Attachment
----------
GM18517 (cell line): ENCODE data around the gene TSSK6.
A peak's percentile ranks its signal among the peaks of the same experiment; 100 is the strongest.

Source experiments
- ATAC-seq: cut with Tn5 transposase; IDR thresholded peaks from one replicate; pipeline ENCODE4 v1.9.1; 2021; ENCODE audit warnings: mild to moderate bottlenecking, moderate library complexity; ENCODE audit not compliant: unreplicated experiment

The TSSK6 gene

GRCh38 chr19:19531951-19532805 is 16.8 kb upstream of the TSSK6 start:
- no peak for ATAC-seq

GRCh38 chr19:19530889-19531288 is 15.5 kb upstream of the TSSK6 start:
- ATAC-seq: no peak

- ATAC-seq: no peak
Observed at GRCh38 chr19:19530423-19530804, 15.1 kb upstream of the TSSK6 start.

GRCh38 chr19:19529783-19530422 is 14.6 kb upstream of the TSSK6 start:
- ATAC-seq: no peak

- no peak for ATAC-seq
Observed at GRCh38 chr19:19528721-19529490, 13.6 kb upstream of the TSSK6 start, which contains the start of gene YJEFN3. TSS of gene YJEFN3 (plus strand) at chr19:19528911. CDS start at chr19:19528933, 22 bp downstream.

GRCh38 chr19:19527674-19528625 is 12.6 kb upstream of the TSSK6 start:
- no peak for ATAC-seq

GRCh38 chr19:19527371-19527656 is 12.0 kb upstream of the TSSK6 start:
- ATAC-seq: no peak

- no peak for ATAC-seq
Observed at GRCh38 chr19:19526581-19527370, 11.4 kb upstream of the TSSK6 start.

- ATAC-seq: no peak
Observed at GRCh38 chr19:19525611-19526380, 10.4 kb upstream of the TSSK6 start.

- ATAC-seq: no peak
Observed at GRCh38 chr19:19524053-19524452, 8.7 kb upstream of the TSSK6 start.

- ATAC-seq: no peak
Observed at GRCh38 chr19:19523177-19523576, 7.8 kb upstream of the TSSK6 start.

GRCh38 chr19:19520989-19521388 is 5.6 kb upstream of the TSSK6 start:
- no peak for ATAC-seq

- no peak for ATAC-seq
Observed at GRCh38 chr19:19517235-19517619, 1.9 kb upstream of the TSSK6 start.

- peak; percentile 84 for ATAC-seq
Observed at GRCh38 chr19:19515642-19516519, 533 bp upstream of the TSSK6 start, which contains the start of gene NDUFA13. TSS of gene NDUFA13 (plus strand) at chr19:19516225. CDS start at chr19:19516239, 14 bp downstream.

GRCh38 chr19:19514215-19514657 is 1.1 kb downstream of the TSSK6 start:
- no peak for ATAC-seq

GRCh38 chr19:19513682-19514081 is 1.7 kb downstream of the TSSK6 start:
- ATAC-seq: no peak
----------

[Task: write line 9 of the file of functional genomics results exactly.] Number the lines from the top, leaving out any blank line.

- ATAC-seq: no peak